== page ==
My daughter Isabel and thou

Shall be a wedded pair,
For thou art bravest of the brave,

She fairest of the fair.”

“By all their swords, by all their scars,

By all their names, a mighty spell! By all their wounds, by all their wars,

Arise, the mighty strain to tell ! Fiercer than fierce Hengist's strain, More impious than the heathen Dane, More grasping than all-grasping Rome, Gaul's ravening legions hither come !". The wind is hush'd, and still the lake

Strange murmurs fill my tingling ears, Bristles my hair, my sinews quake,

At the dread voice of other years

And then they bound the holy knot

Before Saint Mary's shrine,
That makes a paradise on earth,

If hearts and hands combine :
And every lord and lady bright

That were in chapel there, Cried, “ Honour'd be the bravest knight,

Beloved the fairest fair !"

* The forest of Glenmore is haunted by a spirit called Lbamdearg, or Red-hand.

† Where the Norwegian invader of Scotland received two bloody deseals.

* The Galgacus of Tacitus.

THE TROUBADOUR. Glowing with love, on fire for fame,

A Troubadour that hated sorrow, Beneath his lady's window came,

And thus he sung his last good morrow :

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“My arm it is my country's right,

Come, from Newbattle's* ancient spires, My heart is in my truelove's bower;

Bauld Lothian, with your knights and squires, Gayly for love and fame to fight

And match the mettle of your sires, Befits the gallant Troubadour.”

Carle, now the king's come ! And while he march'd with helm on head “ You're welcome hame, my Montague ! And harp in hand, the descant rung,

Bring in your hand the young. Buccleugh ; As faithful to his favourite maid,

I'm missing some that I may rue, The minstrel burden still he sung:

Carle, now the king's come! “My arm it is my country's right, My heart is in my lady's bower;

“ Come, Haddington, the kind and gay, Resolved for love and fame to fight,

You've graced my causeway mony a day; I come, a gallant Troubadour.”

I'll weep the cause if you should stay, E’en when the battle-roar was deep,

Carle, now the king's come! With dauntless heart he hew'd his way “ Come, premier duke, and carry doun, 'Mid splintering lance and falchion-sweep, Frae yonder craigs his ancient croun; And still was heard his warrior-lay :

It's had a lang sleep and a soun'“My life it is my country's right,

But, Carle, now the king's come!
My heart is in my lady's bower;
For love to die, for fame to fight,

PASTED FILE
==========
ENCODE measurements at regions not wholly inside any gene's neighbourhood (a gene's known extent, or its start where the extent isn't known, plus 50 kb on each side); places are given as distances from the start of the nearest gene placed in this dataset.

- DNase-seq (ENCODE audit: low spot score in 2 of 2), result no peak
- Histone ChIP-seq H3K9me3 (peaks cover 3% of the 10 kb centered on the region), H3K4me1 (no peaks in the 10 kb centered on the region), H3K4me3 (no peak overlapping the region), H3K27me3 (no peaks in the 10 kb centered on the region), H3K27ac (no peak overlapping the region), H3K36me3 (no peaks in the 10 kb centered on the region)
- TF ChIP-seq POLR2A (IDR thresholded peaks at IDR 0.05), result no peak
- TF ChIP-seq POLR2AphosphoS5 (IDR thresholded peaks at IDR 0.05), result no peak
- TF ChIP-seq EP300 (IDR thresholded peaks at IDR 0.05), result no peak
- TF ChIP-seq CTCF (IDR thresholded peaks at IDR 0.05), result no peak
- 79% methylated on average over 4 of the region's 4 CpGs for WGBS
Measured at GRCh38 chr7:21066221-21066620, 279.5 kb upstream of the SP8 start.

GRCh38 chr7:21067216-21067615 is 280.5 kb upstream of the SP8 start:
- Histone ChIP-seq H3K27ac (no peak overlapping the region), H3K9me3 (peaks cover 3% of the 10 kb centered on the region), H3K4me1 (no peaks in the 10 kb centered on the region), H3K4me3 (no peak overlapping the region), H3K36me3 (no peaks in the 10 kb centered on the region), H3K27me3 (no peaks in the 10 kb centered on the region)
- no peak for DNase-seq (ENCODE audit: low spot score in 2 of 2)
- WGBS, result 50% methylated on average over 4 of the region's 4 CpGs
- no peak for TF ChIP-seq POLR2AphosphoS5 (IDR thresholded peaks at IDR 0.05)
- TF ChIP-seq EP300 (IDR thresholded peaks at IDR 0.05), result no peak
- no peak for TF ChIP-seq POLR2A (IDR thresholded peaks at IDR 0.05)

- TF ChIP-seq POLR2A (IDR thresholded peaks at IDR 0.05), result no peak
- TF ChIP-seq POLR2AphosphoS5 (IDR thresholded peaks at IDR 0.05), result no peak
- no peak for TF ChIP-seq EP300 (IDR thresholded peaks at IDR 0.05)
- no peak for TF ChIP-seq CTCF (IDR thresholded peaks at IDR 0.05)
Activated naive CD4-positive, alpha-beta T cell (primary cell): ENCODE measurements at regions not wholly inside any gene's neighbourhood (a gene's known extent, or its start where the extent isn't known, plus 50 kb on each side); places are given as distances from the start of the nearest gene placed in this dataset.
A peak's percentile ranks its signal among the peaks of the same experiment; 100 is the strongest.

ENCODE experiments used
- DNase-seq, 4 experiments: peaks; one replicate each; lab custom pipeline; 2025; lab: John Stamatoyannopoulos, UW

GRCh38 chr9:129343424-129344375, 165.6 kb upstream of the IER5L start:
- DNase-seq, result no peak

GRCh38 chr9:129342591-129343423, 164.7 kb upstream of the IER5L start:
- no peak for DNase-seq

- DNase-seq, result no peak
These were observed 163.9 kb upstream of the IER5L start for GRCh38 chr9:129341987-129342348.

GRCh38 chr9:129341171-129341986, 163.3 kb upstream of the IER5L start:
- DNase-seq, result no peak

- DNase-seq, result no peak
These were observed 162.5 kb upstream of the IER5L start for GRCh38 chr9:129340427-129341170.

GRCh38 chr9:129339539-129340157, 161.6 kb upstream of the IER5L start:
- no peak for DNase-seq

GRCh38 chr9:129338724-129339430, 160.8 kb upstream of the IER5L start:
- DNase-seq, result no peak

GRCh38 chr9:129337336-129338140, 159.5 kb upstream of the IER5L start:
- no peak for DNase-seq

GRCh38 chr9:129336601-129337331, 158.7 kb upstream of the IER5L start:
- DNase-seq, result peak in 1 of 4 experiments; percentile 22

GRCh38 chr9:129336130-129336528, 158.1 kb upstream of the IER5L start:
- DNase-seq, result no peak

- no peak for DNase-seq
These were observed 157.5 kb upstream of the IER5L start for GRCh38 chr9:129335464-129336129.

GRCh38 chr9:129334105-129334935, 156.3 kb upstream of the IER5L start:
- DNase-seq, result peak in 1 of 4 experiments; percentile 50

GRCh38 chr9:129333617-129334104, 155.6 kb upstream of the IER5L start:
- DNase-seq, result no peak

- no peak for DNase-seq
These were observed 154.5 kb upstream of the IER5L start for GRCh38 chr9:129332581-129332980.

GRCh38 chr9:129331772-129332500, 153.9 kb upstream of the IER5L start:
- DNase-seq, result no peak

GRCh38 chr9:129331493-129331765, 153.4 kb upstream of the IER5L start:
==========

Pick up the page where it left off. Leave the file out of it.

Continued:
“Come, Athole, from the hill and wood, Becomes the valiant Troubadour."

Bring down your clansmen, like a cloud ;

Come, Morton, show the Douglas blood, -
Alas! upon the bloody field
He fell beneath the foeman's glaive,

Carle, now the king's come!
But still, reclining on his shield,

“Come, Tweeddale, true as sword to sheath ; Expiring sung th’exulting stave :

Come, Hopetoun, fear'd on fields of death; "My life it is my country's right,

Come, Clerk, and give your bugle breath;
My heart is in my lady's bower;

Carle, now the king's come!
For love and fame to fall in fight,
Becomes the valiant Troubadour.”

“ Come, Wemyss, who modest merit aids;
Come, Roseberry, from Dalmeny shades;
Breadalbane, bring your belted plaids ;

Carle, now the king's come!
CARLE, NOW THE KING'S COME."

“Come, stately Niddriel auld and true, BEING NEW WORDS TO AN AULD SPRING.

Girt with the sword that Minden knew; The news has flown frae mouth to mouth;

We have ower few such lairds as youThe north for ance has bang’d the south;

Carle, now the king's come! The de'il a Scotsman's die of drouth,

“ King Arthur's grown a common crier,
Carle, now the king's come.

He's heard in Fife and far Cantire,-
CHORUS.

* Fie, lads, behold my crest of fire !'
Carle, now the king's come!

Carle, now the king's come!
Carle, now the king's come!
Thou shalt dance and I will sing, “ Saint Abb roars out, I see him pass
Carle, now the king's come !

Between Tantallon and the Bass!'-
Auld England held him lang and fast;

Calton, ** get on your keeking-glass, And Ireland had a joyfu' cast;

Carle, now the king's come !"
But Scotland's turn has come at last

The carline stopp'd ; and sure I am,
Carle, now the king's come!

For very glee had ta'en a dwam,
Auld Reikie, in her rokela gray,

But Oman help'd her to a dram.Thought never to have seen the day ;

Cogie, now the king's come!
He's been a weary time away

Cogie, now the king's come!
But, Carle, now the king's come!

Cogie, now the king's come!
She's skirling frae the Castle Hill,

I'se be four and ye's be toom,
The carline's voice is grown sae shrill,

Cogie, now the king's come !
Ye'll hear her at the Canon Mill,
Carle, now the king's come!

* Seat of the Marquis of Lothian.

+ Uncle to the Duke of Buccleugh. “Up, bairns,” she cries, “ baith great and sma',

Hamilton.

The castle. And busk ye for the weapon shaw !

|| Wauchope of Niddrie, a noble-looking old man, and Sland by me and we'll bang them a'!

a fine specimen of an ancient baron. Carle, now the king's come!

9 There is to be a bonfire on the top of Arthur's seat.

** The Castle-hill commands the finest view of the * Composed on the occasion of the royal visit to Scot- Frith of Forth, and will be covered with thousands, ansland, in August, 1822.

iously looking for the royal squadron.

THE END.